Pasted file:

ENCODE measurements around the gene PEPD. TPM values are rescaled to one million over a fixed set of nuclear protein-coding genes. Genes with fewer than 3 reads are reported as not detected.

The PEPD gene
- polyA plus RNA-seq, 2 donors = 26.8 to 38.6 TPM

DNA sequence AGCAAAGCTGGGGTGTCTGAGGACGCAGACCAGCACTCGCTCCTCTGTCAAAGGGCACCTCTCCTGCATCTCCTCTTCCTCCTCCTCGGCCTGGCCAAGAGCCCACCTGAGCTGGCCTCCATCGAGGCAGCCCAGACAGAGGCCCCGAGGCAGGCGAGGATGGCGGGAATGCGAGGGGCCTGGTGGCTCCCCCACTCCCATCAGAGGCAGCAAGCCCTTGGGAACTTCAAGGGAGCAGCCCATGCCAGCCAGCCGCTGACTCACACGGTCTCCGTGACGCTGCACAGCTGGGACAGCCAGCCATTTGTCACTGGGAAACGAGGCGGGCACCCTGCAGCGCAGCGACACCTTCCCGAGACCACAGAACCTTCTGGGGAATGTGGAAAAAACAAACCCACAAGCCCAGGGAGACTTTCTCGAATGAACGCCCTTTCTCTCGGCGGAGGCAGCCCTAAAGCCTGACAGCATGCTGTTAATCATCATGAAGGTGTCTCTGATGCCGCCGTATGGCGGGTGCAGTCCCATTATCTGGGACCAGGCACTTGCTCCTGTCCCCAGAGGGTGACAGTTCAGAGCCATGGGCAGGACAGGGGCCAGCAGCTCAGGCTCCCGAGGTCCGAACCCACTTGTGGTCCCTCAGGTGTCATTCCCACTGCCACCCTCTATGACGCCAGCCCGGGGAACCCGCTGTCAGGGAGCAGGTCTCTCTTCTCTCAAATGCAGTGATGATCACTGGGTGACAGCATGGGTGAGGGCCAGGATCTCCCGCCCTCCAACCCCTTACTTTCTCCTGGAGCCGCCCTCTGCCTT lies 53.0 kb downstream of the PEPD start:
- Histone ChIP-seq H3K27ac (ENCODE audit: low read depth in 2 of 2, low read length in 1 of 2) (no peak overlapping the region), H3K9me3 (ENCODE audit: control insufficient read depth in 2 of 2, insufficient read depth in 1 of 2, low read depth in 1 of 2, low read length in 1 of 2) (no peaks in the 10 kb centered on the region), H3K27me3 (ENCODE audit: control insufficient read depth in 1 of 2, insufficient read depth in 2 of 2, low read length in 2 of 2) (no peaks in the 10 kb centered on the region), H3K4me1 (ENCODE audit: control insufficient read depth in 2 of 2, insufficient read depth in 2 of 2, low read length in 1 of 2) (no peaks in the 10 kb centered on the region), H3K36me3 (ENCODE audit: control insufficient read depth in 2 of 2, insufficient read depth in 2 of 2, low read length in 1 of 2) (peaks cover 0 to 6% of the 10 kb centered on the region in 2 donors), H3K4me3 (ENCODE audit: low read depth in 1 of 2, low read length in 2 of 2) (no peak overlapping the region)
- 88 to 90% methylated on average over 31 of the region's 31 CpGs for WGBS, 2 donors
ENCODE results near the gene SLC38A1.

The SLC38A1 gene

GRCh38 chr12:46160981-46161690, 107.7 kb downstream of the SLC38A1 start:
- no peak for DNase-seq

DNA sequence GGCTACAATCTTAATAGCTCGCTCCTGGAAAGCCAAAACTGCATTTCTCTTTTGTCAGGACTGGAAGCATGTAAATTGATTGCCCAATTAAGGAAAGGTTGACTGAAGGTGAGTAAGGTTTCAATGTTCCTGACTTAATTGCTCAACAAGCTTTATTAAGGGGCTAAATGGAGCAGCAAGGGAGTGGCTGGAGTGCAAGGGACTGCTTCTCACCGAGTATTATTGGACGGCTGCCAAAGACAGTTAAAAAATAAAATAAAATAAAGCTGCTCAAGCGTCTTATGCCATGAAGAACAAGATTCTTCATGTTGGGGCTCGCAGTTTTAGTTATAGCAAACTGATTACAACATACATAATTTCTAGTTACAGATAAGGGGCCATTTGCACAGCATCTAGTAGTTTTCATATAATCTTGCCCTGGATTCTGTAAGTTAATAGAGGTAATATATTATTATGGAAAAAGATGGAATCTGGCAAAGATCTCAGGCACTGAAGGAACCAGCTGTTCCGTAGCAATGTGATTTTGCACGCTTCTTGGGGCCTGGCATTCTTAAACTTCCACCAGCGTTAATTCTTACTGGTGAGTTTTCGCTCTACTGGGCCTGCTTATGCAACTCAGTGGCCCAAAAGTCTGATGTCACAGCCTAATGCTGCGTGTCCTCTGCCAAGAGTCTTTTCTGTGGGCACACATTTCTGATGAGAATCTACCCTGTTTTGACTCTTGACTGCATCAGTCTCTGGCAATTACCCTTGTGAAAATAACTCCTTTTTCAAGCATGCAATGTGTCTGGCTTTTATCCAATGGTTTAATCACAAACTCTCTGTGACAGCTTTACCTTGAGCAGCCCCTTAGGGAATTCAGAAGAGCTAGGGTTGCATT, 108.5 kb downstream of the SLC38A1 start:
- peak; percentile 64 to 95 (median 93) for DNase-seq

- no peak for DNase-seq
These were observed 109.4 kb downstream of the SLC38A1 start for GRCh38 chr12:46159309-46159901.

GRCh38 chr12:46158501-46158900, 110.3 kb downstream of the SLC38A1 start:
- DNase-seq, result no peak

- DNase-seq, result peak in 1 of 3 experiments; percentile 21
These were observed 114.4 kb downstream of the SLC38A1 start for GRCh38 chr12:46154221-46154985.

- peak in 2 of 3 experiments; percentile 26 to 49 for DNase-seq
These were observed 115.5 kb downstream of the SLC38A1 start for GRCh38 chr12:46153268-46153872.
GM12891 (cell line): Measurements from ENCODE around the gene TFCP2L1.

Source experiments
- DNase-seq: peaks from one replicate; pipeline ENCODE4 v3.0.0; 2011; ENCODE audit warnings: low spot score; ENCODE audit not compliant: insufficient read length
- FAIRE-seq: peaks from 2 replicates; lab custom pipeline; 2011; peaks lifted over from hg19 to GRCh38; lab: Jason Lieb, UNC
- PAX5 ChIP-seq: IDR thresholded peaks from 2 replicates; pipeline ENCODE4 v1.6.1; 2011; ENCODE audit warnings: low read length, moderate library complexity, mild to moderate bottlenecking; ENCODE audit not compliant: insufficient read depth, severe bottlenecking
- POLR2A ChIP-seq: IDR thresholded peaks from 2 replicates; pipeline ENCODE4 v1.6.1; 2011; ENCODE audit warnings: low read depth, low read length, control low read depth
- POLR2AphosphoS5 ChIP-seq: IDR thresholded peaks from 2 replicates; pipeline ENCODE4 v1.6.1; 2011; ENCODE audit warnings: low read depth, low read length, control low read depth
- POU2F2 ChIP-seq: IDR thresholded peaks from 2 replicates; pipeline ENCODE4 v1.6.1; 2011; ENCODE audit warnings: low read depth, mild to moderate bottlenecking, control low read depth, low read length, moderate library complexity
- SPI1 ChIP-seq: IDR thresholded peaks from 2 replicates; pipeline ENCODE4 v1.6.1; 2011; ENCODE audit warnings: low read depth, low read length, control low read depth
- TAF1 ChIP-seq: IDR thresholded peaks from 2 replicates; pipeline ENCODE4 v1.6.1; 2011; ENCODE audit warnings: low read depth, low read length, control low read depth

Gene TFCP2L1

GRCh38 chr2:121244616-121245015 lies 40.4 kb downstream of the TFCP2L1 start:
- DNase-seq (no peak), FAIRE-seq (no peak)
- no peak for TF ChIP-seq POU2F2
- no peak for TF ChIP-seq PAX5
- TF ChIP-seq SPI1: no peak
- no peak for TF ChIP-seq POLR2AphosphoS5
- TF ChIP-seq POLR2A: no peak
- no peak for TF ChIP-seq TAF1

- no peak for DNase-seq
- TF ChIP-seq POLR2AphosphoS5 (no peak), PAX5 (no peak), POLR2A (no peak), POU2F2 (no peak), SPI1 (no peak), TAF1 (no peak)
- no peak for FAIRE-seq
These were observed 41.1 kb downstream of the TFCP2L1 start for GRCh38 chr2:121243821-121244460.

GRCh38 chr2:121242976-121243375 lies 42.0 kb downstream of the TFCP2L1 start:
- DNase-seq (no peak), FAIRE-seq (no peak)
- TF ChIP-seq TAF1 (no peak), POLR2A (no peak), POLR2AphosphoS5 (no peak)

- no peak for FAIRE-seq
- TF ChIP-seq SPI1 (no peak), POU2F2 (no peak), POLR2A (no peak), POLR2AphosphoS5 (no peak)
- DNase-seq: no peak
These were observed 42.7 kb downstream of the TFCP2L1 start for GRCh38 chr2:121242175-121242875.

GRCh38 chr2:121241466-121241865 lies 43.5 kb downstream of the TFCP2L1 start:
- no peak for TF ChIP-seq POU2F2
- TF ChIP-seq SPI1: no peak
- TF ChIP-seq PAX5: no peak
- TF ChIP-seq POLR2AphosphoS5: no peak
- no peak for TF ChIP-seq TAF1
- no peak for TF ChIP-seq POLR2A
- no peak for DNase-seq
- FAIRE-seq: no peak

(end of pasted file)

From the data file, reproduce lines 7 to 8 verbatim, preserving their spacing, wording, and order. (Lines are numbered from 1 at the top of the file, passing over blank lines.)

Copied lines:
ENCODE results near the gene SLC38A1.

The SLC38A1 gene